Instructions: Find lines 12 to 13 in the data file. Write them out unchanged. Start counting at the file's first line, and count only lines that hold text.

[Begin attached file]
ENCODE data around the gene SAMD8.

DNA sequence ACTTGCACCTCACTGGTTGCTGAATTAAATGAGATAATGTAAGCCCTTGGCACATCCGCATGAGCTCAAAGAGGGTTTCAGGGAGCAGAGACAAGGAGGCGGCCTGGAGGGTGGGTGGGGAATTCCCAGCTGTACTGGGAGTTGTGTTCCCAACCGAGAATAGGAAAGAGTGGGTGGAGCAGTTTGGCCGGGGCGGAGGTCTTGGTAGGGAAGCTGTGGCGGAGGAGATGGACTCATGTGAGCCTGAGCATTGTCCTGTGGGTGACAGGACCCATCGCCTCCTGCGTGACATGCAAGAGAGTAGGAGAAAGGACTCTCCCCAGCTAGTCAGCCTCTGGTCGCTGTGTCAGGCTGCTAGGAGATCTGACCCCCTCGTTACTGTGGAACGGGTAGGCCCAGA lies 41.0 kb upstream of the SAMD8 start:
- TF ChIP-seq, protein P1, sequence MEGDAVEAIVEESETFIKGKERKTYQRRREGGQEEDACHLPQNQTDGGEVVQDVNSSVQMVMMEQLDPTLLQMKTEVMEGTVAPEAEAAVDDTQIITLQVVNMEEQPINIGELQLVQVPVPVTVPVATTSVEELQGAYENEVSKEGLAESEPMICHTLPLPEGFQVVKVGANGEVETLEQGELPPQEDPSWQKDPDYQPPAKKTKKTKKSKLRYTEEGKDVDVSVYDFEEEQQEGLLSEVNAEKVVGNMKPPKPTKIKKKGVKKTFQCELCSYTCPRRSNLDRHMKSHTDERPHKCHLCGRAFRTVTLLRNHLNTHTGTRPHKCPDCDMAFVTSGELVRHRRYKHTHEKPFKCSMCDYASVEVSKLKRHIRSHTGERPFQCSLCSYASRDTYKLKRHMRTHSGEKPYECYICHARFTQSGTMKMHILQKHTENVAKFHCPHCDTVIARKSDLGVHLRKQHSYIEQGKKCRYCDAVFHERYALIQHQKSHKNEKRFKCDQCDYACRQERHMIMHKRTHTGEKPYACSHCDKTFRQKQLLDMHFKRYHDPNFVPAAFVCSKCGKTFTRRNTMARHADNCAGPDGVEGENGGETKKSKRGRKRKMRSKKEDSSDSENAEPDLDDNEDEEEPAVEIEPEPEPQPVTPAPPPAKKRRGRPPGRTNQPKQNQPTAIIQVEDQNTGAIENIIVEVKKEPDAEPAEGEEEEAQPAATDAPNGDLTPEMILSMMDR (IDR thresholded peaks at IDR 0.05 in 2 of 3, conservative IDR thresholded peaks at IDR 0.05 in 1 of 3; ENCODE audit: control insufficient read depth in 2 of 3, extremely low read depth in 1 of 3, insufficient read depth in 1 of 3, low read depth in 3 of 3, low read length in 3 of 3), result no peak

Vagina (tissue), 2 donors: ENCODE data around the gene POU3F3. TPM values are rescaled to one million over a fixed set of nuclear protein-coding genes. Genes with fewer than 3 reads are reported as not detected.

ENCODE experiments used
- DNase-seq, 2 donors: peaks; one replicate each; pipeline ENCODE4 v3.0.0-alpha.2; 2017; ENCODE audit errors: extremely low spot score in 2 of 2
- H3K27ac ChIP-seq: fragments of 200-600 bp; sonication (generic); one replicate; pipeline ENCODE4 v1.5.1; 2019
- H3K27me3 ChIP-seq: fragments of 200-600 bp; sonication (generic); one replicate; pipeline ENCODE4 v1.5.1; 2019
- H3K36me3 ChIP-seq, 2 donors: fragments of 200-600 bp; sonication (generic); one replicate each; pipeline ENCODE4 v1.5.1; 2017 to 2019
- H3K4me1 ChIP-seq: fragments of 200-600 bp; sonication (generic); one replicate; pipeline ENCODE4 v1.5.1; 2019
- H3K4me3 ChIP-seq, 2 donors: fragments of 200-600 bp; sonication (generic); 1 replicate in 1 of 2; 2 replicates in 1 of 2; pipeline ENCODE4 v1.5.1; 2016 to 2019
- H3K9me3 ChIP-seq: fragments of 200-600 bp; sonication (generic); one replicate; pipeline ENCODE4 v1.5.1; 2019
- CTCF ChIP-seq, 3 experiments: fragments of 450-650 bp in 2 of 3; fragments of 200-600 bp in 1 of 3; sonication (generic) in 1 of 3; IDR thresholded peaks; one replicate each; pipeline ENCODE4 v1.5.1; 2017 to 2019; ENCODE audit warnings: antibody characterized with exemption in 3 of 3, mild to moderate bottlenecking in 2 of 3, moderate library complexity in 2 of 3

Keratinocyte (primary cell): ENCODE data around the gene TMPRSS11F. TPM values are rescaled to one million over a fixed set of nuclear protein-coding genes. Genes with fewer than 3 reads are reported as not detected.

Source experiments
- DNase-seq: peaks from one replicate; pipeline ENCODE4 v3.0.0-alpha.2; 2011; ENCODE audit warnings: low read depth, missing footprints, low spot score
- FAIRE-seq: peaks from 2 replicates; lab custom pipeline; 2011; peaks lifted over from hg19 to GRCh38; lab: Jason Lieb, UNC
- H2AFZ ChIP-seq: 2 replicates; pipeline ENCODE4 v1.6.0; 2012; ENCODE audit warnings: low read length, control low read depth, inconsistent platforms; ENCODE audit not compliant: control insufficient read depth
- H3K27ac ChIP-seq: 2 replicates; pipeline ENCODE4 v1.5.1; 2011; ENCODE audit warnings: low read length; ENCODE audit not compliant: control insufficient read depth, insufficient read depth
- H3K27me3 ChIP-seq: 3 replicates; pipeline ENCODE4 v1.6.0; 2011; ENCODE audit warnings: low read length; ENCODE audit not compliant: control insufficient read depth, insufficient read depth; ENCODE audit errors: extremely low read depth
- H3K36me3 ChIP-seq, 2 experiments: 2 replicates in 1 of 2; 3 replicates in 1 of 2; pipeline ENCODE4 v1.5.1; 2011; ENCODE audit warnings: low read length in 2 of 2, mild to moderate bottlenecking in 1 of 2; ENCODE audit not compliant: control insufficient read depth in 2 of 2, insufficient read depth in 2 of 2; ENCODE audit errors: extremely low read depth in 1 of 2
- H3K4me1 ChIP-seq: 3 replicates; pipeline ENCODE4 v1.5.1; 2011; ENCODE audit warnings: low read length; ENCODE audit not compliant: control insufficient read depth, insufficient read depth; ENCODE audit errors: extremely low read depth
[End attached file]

- H3K9me3 ChIP-seq: fragments of 200-600 bp; sonication (generic); one replicate; pipeline ENCODE4 v1.5.1; 2019
- CTCF ChIP-seq, 3 experiments: fragments of 450-650 bp in 2 of 3; fragments of 200-600 bp in 1 of 3; sonication (generic) in 1 of 3; IDR thresholded peaks; one replicate each; pipeline ENCODE4 v1.5.1; 2017 to 2019; ENCODE audit warnings: antibody characterized with exemption in 3 of 3, mild to moderate bottlenecking in 2 of 3, moderate library complexity in 2 of 3